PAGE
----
The granddaddy of the colas is The Coca-Cola Company, with the Coca-Cola brand launching in 1886. The Pepsi-Cola Company, now PepsiCo (NASDAQ: PEP), wasn’t far behind with its own Pepsi-Cola drink in 1898. And the two have locked horns for cola supremacy ever since.
Neither Coke nor Pepsi was able to take down its cola competitor. So it wasn’t long before these two companies upped the ante by developing comprehensive soda-brand portfolios. Nowadays, PepsiCo sells well-known sodas such as Mountain Dew, Pepsi Wild Cherry, Mug Root Beer, Crush, and Starry in addition to its eponymous Pepsi.
PepsiCo built its portfolio by making several key acquisitions. Its 1964 acquisition of Mountain Dew was especially crucial to its present-day success. In the U.S. carbonated soft-drink market, Mountain Dew had 6.6% market share in 2022, according to Statista. I’d say that buyout worked out quite well.
Pepsi’s Mountain Dew acquisition was huge. But a merger the following year was even more significant for the company and its shareholders.
It has nothing to do with carbonated soft drinks. But almost half of Pepsi’s profits today are derived from a source that would have shocked the beverage company’s founders.
When a beverage company dreamed bigger
In 1965, Pepsi-Cola merged with Frito-Lay — a snack company with a portfolio that today includes Lay’s, Fritos, Doritos, Cheetos, Funyuns, Spitz, Cracker Jack, and more. This was a strong departure for a business formerly focused entirely on carbonated soft drinks. But it was a good move.
Through the first three quarters of 2023, PepsiCo’s Frito-Lay North America business segment has generated revenue of $17.4 billion. That’s nearly as big as its Beverages North America segment’s revenue of $19.7 billion.
In North America, Pepsi’s snack revenue nearly matches the revenue from beverages. But these snack foods actually have better profit margins. Frito-Lay’s operating income of $4.9 billion is better than operating income of just $2.2 billion for beverages.
Not only is Frito-Lay’s operating income higher than beverages, it’s also accounted for 48% of PepsiCo’s total operating income year to date. In short, if Pepsi hadn’t pivoted to snacks nearly 60 years ago, it would be half the company that it is today.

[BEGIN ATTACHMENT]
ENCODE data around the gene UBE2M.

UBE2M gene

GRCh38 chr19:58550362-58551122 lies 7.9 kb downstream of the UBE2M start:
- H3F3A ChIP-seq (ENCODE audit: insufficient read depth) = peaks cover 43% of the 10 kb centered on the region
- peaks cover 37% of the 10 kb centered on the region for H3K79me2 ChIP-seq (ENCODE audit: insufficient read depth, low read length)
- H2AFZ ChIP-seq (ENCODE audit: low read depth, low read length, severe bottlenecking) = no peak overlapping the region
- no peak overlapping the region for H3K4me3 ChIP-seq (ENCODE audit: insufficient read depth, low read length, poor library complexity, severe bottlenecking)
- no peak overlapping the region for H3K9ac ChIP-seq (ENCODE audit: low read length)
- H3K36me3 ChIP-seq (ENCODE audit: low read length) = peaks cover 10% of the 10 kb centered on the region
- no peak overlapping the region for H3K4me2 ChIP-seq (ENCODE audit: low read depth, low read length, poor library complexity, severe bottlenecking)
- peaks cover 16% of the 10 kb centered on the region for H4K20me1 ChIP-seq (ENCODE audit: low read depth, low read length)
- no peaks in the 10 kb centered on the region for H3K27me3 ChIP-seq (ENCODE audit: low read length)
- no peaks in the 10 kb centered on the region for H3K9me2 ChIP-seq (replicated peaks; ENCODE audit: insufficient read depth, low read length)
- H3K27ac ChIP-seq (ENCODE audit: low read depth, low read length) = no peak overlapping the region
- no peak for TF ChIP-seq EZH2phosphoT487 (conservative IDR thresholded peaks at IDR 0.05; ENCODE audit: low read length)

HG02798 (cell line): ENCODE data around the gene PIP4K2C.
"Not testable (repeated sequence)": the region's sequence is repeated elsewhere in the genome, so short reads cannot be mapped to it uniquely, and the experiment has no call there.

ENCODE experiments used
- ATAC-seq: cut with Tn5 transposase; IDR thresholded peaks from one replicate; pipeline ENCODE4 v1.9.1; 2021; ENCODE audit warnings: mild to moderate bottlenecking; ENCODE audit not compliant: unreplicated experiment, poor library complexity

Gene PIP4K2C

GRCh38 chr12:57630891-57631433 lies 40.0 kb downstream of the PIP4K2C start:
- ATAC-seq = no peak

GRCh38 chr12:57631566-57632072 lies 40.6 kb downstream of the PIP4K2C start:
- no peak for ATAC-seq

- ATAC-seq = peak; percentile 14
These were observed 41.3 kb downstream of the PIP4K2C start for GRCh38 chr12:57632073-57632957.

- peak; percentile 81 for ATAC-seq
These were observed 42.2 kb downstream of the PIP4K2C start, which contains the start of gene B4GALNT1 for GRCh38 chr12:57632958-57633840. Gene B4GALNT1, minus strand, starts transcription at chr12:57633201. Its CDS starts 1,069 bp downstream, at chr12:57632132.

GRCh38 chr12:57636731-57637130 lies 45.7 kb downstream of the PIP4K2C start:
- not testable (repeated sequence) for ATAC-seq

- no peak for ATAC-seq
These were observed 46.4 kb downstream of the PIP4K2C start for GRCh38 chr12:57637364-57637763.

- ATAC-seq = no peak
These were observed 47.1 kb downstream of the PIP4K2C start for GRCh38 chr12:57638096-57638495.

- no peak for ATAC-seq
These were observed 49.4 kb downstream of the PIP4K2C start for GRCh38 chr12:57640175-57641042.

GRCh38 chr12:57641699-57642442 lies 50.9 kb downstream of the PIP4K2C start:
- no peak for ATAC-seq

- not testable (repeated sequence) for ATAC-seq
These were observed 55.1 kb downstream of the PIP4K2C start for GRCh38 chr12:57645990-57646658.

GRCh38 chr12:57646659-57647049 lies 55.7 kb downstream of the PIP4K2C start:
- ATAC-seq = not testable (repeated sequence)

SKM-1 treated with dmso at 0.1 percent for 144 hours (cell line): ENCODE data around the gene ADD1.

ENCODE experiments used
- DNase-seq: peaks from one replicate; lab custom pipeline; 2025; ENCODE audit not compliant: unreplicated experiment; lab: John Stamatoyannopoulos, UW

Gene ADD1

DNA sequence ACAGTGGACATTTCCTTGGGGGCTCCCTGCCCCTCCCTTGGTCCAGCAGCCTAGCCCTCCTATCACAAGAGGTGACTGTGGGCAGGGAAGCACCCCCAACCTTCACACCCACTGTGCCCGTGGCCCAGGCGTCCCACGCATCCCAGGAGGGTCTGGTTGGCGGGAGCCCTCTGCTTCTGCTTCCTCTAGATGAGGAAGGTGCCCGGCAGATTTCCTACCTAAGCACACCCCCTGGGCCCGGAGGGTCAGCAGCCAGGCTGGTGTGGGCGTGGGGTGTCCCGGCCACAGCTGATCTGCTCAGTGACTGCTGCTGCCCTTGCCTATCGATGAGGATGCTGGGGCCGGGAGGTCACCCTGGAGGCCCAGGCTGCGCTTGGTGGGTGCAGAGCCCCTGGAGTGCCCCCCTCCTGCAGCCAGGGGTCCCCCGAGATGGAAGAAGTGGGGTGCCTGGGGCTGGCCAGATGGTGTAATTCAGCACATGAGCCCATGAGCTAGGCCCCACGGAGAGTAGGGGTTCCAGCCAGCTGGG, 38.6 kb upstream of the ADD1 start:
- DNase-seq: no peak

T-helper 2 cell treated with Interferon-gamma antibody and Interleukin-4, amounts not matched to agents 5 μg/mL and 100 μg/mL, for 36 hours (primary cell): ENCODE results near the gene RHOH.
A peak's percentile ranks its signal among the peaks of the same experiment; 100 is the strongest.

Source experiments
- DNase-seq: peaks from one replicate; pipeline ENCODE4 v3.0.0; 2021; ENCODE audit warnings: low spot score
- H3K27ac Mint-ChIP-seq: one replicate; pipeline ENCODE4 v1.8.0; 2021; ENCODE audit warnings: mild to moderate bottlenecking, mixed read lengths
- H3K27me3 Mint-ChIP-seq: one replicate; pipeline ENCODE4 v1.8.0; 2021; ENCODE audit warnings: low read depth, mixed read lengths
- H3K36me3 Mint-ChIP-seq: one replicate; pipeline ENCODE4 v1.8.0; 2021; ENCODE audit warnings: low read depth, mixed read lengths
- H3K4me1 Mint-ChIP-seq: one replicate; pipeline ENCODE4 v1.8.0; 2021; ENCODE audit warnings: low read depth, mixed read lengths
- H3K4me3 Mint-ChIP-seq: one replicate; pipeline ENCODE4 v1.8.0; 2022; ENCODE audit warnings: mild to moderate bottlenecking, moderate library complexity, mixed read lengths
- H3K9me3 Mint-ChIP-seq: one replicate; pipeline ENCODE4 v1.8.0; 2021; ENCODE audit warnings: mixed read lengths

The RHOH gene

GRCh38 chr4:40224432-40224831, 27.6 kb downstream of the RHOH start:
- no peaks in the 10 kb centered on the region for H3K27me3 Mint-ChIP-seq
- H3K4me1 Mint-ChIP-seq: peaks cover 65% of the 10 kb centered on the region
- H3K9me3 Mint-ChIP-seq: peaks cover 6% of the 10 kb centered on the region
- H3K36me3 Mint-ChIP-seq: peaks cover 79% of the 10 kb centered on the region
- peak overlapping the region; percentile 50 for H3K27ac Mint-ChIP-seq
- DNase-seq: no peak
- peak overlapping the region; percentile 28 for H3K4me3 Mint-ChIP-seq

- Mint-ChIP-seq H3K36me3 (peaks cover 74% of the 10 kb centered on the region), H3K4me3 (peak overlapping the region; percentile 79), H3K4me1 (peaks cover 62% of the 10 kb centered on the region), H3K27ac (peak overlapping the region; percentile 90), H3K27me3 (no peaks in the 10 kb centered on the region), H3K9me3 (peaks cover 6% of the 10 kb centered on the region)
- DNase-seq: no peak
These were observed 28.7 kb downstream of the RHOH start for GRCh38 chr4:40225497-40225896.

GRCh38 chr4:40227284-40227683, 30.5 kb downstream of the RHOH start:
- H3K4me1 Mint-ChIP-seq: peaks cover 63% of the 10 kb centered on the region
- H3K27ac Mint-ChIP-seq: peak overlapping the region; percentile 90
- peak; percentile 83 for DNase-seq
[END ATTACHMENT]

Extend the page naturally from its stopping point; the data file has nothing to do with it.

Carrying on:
Why it matters for investors
There are so many potential takeaways with an observation like this for PepsiCo. For starters, as one of the largest beverage companies in the world both then and now, Pepsi’s growth would have been more limited if it had stayed completely within its core competency. Expanding outside of it into an adjacent market with robust cross-promotion opportunities made a lot of sense.
It’s similar to what Hershey is doing now, extending beyond candy and into snack items such as pretzels and popcorn.
More broadly, companies that can expand beyond core competencies often make good investments; this trait is known as optionality. Many companies attempt to branch out and few do it well. But PepsiCo is one of the grand success stories.
PepsiCo’s blend of beverage revenue and snack sales has an additional benefit for shareholders: It’s a potentially more reliable business because it has greater diversity.
All other things being equal, I would choose PepsiCo stock over a pure-play beverage company because of this stabilizing quality. If headwinds blow in the carbonated soft-drink industry for whatever reason, PepsiCo has another part of the business that can help carry it through the challenges.
That’s particularly good news for dividend investors. PepsiCo has raised its dividend for 51 consecutive years, making it a Dividend King. Many investors choose to invest in these companies for their predictable dividend payments. Having a diverse business makes it more likely that PepsiCo won’t get knocked off the list by a sudden shock to its business.
And it’s all possible because the management team for The Pepsi-Cola Company — a beverage business — had the foresight to branch into an entirely different arena when it merged with snacking company Frito-Lay.
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Jon Quast has no position in any of the stocks mentioned. The Motley Fool recommends Hershey and recommends the following options: long January 2024 $47.50 calls on Coca-Cola. The Motley Fool has a disclosure policy.
PepsiCo Is Known for Sodas Such as Pepsi and Mountain Dew. But Almost 50% of Its Profits Comes From Something Else Entirely. was originally published by The Motley Fool